As the fall television season gears up here in the U.S., networks are aiming to make it a more portable one by releasing fresh new iPad apps capable of streaming full episodes right to a tablet -- but unfortunately, some of them won’t do you much good unless you subscribe to the channel in the first place.
A few days ago, Apple enabled the ability for users to re-download purchased TV shows, as well as stream them to the Apple TV. Now, AppAdvice is alleging that this move is evidence for Apple's plans to launch a new re-downloading and streaming service dubbed iTunes Replay.
Since users already have the ability to re-download past music and video purchases, this seems like an inevitable next step for Apple. The feature would give all users access to movies, music and television shows they purchased as far back as January 1, 2009, as well as streaming abilities for the Apple TV and any iOS devices.
Computing up "in the clouds" is the new craze. With an abundance of cloud services available from Google, Microsoft and independent companies like Dropbox, one might wonder why you’d need to build your own server solution. But, what if you don’t like the idea of leaving your personal data on another company’s server? Then, you build your own online cloud to store and retrieve your data remotely. In this article, we’ll show you how to use a Mac to set up your own cloud services, including storing and transferring files, streaming media, and even using your Mac to serve up web pages. You can then access these services remotely on your Mac or an iOS device.
We've got high expectations. Not only do we want to be able to use our phones to make calls and send texts, but we also want internet access, games, apps that get us to social media, a music player as well as online music. We want to watch movies and read books and take pictures and -- whew, our little phone is starting to get a little crowded. And pretty much the same story goes for the iPad even with its bigger memory. Streaming music can take some of the load off, but if we could move a few of those episodes of Mad Men off our iOS devices, that sure would free up some space.
Enterprising developer Erica Sadun of TUAW fame has been reverse engineering Apple’s Airplay technology lately, and now she’s following up her successful Airplayer software for the Mac with AirFlick, a simple piece of Mac OS X software that streams any video or audio file to your second-generation Apple TV -- no iTunes required.
Oh, Hulu. Our love for you is a fickle thing. When you were a free web-based streaming service that offered up a deep and enjoyable catalog of TV and movie content, our hearts went pitter-pat at the very mention of your name. Later, when you scaled back the variety of content you offered, the relationship cooled. Then you told us that if we wanted to get access to your "premium content," we'd have to pay for it. That was dirty. We were so hurt that we ran to the arms of our reliable old flame Netflix, who for one low, reasonable price, has never denied us anything. What's that you say? You miss us so much that you're thinking about loweing your price to a meager $4.95 a month?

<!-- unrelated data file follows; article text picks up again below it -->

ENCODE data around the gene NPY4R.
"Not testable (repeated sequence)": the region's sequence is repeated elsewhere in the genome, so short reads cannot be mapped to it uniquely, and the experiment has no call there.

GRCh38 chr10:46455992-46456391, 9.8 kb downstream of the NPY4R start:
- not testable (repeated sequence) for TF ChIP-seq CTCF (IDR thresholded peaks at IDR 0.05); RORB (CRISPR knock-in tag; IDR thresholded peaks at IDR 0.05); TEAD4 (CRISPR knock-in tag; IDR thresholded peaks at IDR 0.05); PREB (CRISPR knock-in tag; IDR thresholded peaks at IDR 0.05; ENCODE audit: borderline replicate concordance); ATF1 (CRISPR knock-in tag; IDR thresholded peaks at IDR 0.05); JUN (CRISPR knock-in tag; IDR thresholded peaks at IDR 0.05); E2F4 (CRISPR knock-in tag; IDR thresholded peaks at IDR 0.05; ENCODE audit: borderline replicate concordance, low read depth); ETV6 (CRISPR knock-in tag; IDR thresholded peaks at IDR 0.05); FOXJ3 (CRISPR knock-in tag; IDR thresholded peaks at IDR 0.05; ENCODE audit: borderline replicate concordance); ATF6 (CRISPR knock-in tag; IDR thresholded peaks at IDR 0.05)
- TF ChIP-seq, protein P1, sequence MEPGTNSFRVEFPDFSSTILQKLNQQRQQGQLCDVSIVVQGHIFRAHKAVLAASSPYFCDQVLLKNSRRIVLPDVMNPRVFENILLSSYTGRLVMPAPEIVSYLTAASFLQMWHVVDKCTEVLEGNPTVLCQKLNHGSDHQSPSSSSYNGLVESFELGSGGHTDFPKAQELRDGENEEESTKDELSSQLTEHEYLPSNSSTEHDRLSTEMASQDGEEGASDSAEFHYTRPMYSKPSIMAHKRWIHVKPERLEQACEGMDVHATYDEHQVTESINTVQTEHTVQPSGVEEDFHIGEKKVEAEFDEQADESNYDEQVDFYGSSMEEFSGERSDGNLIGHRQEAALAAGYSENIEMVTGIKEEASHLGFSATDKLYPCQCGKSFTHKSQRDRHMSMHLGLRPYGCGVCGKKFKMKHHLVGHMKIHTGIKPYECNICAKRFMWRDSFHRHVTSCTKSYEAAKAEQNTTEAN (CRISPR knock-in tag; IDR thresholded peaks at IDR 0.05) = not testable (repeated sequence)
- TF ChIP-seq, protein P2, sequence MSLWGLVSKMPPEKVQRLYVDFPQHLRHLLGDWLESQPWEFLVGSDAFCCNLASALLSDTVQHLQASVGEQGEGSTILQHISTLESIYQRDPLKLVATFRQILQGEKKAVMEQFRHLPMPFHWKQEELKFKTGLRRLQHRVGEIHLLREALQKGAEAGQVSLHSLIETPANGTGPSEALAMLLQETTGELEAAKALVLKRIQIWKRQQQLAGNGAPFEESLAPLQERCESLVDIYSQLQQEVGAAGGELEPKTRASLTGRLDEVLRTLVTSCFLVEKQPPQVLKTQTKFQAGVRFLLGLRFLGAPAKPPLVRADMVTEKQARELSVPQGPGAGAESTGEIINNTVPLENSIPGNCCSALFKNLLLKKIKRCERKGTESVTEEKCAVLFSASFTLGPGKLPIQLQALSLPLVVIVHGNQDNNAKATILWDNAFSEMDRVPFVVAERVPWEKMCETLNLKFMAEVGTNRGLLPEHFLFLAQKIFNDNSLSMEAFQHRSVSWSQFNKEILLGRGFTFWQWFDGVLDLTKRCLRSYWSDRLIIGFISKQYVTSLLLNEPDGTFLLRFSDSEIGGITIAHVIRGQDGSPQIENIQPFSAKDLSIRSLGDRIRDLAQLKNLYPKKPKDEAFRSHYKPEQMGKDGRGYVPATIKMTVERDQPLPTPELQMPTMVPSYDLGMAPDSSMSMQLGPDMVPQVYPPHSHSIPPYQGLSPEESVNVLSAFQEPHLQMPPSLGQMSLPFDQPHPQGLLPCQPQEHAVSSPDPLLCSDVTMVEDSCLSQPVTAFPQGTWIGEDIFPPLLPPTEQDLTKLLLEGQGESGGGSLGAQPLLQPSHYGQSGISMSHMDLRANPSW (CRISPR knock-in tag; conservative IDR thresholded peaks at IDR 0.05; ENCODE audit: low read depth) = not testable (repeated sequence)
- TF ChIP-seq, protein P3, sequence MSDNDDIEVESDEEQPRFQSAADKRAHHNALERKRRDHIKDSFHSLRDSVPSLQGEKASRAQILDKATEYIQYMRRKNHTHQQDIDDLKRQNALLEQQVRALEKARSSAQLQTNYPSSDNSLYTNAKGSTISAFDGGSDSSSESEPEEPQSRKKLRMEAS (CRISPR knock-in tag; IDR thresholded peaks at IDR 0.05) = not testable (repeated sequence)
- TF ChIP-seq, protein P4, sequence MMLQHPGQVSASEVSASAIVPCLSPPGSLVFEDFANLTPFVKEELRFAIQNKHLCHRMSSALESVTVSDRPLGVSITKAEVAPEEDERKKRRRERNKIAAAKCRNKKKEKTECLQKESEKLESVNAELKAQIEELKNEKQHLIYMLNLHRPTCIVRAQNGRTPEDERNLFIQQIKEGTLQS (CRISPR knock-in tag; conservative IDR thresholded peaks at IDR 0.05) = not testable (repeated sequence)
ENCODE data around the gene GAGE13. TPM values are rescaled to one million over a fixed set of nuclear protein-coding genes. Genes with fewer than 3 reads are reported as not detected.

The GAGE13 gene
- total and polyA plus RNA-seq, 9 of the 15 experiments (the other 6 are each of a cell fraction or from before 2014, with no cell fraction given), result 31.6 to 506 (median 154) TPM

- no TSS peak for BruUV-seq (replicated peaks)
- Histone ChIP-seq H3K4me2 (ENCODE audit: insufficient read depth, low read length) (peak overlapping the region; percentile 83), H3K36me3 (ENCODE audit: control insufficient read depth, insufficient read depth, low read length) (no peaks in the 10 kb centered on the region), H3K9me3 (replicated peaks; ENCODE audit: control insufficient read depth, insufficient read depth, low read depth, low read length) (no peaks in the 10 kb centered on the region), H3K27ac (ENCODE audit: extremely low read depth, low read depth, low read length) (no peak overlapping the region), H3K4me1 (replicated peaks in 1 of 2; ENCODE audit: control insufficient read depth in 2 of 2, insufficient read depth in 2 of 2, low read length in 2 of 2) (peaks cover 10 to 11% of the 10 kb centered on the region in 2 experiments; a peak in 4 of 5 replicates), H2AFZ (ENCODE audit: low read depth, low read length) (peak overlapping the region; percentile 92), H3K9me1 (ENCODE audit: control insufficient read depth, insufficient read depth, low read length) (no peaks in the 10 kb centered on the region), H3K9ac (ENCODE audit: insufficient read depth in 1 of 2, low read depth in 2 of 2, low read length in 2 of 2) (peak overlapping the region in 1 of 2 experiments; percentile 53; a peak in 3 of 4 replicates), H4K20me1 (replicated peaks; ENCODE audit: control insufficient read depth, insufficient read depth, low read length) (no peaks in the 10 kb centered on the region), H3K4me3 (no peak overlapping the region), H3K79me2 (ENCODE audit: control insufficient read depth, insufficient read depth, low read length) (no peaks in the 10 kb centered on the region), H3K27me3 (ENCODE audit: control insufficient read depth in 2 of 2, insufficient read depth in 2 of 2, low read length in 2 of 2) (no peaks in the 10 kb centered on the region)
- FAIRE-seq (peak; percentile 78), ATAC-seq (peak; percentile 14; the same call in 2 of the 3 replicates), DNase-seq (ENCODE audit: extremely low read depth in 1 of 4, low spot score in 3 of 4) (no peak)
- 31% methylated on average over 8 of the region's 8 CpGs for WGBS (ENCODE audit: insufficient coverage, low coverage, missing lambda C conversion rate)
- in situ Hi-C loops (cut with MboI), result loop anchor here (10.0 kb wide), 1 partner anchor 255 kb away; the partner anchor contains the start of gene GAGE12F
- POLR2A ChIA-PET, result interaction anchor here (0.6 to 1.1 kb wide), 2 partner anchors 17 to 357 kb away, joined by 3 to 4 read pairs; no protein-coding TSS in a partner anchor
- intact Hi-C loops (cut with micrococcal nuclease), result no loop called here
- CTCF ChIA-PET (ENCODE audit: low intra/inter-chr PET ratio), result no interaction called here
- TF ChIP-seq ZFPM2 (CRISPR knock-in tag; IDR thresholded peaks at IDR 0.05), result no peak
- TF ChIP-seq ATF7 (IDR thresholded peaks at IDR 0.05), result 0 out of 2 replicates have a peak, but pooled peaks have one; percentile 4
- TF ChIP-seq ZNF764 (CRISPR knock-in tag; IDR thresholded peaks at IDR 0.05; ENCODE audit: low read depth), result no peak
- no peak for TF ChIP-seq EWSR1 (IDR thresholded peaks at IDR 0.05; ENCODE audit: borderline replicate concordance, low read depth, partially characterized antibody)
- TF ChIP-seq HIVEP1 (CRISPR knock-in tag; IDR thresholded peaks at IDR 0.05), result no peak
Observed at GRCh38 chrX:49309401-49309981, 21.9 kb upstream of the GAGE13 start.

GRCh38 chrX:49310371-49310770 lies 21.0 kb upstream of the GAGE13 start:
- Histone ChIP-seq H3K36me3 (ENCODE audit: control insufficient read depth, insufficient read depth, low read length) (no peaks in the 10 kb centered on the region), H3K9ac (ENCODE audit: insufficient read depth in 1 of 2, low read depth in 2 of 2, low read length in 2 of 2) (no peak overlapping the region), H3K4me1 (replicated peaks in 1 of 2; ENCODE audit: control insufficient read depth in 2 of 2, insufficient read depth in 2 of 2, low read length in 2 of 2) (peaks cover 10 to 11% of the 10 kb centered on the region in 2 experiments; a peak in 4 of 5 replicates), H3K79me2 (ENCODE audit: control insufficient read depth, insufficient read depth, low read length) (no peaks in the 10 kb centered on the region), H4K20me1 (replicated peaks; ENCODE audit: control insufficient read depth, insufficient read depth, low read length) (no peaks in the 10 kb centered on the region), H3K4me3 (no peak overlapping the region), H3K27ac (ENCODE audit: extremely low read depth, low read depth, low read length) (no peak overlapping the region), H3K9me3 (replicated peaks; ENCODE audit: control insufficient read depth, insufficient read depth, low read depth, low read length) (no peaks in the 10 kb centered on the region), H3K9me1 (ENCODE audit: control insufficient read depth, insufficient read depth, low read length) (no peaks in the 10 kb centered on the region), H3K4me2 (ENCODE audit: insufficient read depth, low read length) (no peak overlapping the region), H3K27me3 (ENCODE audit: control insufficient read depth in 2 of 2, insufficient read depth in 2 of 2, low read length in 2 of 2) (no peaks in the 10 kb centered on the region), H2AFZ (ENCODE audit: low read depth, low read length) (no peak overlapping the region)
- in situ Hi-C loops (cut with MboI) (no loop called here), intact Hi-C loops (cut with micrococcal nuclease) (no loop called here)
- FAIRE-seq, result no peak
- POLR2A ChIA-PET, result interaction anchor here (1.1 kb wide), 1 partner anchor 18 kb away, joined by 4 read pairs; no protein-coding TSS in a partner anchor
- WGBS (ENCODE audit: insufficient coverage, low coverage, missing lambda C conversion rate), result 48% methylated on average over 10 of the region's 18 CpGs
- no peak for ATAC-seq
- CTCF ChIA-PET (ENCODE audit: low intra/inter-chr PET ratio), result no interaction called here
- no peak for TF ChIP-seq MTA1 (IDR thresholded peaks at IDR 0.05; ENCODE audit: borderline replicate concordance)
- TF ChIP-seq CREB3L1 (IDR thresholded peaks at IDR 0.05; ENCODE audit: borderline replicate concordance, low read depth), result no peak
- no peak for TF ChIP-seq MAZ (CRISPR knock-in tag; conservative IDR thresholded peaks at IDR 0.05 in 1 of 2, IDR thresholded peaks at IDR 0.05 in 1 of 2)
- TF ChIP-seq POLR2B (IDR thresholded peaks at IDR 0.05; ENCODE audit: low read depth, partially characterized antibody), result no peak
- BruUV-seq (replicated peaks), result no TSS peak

September was a landmark month for the App Store, which saw Apple loosen many of their previous restrictions and allow apps that might have otherwise been kicked to the curb in the past. This week, PlayOn Mobile joined the ranks.
In the last few weeks, Apple’s little “hobby” -- the long-lamented Apple TV -- has come back into the spotlight, ironically thanks to rumors that it’s about to be put out to pasture in favor of a cheaper, sexier box reportedly called iTV (which, even more ironically, was the original name for ATV). While that’s all fine and good, we don’t think Apple has quite squeezed all of the juice out of its original living room lemon -- so here are two handfuls of suggestions in case Cupertino decides to give the ATV another lease on life.
We still miss our now-defunct local video store, but yes, Netflix movies beamed right to our TV is a pretty fair trade. And if Netflix streaming hasn’t found its way to your TV yet via a game console, Blu-ray player, or TiVo, the WD TV Live Plus (the fourth iteration in Western Digital’s line of home media players) makes a great purchase. After all, who doesn’t want to pipe their digital videos, music, and photos to their existing TV and stereo these days? If that’s a superpower your living room lacks, the Live Plus can be your radioactive spider with minimal hassle and none of that messy biting.